The Limits of the Dictates

BERLIN/ATHENS/BELGRADE/BEIJING | | griechenlandjugoslawien

BERLIN/ATHENS/BELGRADE/BEIJING (Own report) - Berlin's austerity dictate, ruthlessly imposed on Athens, is suffering its first blowbacks, weakening German hegemony over the EU. The China Ocean Shipping Company's (COSCO) purchase of stakes in the Piraeus Port Authority, Athens had been forced to sell under pressure from Berlin and Brussels, is one example. COSCO, which had already acquired a small share in 2009, has been upgrading the port with investments in the three-digit millions. In the meantime, Piraeus has become Europe's eighth largest port and is among the top 40 worldwide. Greece, which economically has been completely ruined by the austerity dictates, is hoping for more Chinese investments - and is no longer willing to participate in the EU's routine official condemnation of China at the UN Human Rights Council. A similar development can be seen with Serbia. As part of its "Silk Road" initiative, China is planning to upgrade the rail line between Belgrade and Budapest. For the Serbian government, this offers hopes for a long term recovery. Brussels has now launched a probe into this project. According to experts, a policy based solely on austerity dictates and open pressure, as has been pursued by Berlin and the EU, can no longer be successful "in a multi-polar world."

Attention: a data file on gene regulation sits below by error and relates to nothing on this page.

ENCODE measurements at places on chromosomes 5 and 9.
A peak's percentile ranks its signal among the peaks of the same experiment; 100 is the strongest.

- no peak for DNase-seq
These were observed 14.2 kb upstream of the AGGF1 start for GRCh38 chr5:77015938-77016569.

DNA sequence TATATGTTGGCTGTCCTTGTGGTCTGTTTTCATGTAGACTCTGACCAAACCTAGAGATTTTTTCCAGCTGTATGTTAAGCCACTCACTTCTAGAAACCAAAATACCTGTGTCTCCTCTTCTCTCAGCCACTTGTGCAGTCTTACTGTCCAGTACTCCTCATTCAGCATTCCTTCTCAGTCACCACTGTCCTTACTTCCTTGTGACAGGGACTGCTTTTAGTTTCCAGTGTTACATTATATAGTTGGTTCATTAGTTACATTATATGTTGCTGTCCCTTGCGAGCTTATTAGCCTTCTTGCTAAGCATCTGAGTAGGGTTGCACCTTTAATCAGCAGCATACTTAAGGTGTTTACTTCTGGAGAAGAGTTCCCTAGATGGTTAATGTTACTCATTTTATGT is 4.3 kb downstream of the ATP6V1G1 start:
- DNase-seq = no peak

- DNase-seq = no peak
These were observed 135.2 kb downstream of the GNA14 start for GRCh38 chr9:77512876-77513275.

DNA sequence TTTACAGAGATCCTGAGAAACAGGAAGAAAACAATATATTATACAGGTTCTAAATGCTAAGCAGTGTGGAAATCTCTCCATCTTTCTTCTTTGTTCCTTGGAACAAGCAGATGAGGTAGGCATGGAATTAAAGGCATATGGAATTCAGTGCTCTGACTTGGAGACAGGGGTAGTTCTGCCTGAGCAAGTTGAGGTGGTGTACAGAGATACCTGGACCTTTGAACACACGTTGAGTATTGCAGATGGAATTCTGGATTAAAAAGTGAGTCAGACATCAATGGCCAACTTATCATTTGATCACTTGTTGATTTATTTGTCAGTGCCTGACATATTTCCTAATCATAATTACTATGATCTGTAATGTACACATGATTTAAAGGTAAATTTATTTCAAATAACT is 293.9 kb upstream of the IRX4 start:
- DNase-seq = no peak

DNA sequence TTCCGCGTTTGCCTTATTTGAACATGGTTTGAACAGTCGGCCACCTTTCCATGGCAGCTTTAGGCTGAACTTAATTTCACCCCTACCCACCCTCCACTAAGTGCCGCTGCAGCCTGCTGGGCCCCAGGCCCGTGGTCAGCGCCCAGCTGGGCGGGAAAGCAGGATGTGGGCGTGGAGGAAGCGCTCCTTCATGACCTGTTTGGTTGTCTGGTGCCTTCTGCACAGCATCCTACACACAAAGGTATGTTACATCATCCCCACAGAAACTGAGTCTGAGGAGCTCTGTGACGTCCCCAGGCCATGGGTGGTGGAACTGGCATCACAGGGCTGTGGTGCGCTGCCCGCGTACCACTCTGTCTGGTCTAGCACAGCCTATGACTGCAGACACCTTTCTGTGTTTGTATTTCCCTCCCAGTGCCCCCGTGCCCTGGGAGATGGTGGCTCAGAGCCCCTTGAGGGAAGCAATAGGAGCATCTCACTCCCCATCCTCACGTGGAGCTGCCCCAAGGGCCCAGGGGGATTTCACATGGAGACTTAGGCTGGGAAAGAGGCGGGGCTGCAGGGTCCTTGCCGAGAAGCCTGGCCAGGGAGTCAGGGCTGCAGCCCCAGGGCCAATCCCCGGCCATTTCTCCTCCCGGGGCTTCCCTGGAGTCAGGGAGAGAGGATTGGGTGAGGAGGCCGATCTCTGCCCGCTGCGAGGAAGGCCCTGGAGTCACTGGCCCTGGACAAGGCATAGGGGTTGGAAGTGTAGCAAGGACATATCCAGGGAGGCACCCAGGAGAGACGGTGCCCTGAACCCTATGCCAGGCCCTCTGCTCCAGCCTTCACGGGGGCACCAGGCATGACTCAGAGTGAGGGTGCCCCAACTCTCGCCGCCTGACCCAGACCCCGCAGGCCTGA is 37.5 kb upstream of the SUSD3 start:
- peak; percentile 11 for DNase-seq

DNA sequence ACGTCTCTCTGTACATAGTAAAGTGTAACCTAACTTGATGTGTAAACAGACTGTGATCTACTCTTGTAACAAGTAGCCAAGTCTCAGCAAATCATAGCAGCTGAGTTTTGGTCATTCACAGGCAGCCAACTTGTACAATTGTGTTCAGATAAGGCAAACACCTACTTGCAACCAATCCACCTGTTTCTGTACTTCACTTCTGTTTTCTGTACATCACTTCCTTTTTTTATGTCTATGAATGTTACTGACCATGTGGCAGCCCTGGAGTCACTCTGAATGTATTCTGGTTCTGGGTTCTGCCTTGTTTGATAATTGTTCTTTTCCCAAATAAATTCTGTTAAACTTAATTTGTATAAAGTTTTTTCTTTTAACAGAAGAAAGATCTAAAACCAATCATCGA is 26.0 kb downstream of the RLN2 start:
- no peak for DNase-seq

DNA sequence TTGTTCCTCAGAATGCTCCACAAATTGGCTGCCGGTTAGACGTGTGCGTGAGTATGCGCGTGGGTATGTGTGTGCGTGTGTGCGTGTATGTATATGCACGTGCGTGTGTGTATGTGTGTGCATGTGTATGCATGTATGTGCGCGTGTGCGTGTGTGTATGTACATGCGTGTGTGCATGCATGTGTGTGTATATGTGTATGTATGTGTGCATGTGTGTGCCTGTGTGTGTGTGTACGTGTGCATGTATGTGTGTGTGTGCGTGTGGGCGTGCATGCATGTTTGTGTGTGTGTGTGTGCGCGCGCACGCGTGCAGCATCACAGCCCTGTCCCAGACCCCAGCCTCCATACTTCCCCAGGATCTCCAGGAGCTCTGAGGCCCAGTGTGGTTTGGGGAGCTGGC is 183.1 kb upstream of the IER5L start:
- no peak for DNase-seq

China Invests

The port of Piraeus, near Athens, is a good example of the first blowbacks Berlin's hegemonic policy can suffer due to its austerity dictates. The port is among the public property, the Greek government, under pressure from Germany and the EU, had been forced to sell to pay its debts, despite massive public protests. Last April, the China Ocean Shipping Company (COSCO) was authorized to purchase a 51 percent stake in the Piraeus Port Authority at €280.5 million, to be followed by the purchase of another 16 percent stake at €88 million in 2021, provided it will invest at least €300 million in the port within the next five years. It certainly seems to be the case. COSCO even plans to invest €600 million. The Chinese company had ultimately been the only bidder for the Piraeus Port Authority. In view of the total collapse of Greece's economy during the crisis, no one considered investing in a Greek trading site. German firms, in particular, preferred to invest in crisis resilient branches, such as cheap discount stores,[1] or in a branch that generates profits, even in impoverished countries - tourism. (german-foreign-policy.com reported.[2])